Forget land costs, interest, management and operating expenses; BC Place still needs $2.5 million a month to break even. That represents amortization of recent renovation costs over 20 years. Of course, the actual revenue needed for break even is much higher because of the other costs.
Let’s consider how business is progressing.
BC Place shows 17 event days on their November calendar. However, to achieve that number they stretch the truth. They have only three real revenue days booked, two BC Lions home games and the Grey Cup. However, that is three more days booked than for December.
In November, they also have the Vanier Cup and two days for BC High School Football playoffs. In its first 46 years, the Vanier Cup, Canada’s university football championship, has been held in western Canada once, when the 2006 version attracted about 12,000 fans in Saskatoon. Spectators for the November high school games, beyond a handful of family and friends, would have filled a phone booth. The remaining 11 event days are zero revenue “Move In” and Move Out” days and a media day preceding the Lions last regular season game, which filled half the stadium.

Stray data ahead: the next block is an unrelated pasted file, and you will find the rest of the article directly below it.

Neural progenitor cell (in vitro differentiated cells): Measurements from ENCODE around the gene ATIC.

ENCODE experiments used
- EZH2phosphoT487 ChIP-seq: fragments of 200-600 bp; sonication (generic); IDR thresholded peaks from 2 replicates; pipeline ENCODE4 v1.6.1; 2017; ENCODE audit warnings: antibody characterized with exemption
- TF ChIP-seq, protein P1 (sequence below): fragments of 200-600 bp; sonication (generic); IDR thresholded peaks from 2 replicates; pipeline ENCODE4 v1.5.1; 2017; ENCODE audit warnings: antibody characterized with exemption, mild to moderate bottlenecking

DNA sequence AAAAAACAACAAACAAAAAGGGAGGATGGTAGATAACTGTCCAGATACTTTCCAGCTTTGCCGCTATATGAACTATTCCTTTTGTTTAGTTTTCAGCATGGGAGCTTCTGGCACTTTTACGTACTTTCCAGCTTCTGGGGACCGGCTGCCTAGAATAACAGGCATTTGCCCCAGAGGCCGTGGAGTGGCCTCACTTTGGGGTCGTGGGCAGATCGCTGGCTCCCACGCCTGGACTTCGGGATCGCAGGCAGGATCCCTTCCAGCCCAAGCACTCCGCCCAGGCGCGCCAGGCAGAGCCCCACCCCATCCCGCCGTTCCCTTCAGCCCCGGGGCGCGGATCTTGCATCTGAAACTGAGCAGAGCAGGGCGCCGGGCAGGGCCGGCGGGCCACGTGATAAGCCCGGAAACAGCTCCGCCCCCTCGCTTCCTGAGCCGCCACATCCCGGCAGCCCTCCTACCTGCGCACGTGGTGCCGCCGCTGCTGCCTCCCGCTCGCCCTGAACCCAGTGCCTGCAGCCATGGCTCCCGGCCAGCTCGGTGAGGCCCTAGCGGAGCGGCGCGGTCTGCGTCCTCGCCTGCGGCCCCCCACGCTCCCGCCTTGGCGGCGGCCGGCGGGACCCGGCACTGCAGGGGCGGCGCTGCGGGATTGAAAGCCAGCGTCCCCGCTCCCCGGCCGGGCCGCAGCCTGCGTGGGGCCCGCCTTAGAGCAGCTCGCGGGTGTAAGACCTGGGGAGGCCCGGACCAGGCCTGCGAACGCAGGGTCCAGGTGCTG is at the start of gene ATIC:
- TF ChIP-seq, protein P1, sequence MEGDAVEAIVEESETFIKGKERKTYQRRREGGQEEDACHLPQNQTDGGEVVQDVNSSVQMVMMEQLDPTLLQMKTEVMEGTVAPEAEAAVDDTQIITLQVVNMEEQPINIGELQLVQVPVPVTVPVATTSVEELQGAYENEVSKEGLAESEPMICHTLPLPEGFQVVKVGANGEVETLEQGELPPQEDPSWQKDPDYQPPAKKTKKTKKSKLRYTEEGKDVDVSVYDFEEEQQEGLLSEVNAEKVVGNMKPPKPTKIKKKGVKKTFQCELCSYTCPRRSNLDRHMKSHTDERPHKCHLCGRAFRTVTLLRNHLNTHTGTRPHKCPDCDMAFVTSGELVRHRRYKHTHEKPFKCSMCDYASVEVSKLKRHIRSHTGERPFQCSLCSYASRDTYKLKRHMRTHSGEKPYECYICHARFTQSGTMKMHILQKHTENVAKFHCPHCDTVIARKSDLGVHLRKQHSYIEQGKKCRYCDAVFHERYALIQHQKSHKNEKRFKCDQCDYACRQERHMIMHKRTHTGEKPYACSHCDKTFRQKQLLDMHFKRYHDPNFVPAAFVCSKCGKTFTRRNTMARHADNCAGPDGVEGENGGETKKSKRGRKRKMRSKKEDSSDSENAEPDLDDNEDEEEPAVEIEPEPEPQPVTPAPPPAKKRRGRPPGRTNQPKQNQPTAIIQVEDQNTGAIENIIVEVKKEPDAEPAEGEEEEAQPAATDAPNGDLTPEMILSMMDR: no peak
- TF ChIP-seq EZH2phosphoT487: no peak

The students are back for the High School Football Championship on December 3. That is the only public event for the month. No wonder, PavCo didn’t produce a business plan before it spent $563-million renovating the stadium. We can be sure the facility will lose at $25 million bucks a year and larger government subsidies will be needed to keep paying those six figure bonuses to PavCo’s senior executives. Of course, they’ll only be paid those extras if the facilities meet targets, which may explain how three revenue producing days in November can be treated as 17 event days.
|2010 High School Football Championship|
Readers should remember the stadium rebuild was never intended to proceed on its own. It was originally an adjunct to the Paragon mega-casino project. Gordon Campbell said the “entertainment epicentre” would include two major hotels, five restaurants, and more than 100,000 square feet of gambling facilities. However, behind the scenes deal-making was so obviously corrupt, the project died.
Paragon Gaming Inc., having no money of its own, was counting on its relationship with provincially owned PavCo to help bankroll its proposed $450-million Vancouver casino, according to Paragon president Scott Menke. Paragon’s direct connection to Campbell was T. Richard Turner, the ethically challenged executive who joined Paragon while still head of the BC Lottery Corporation. (Also husband to Denise Turner, Chair of troubled Community Living BC.)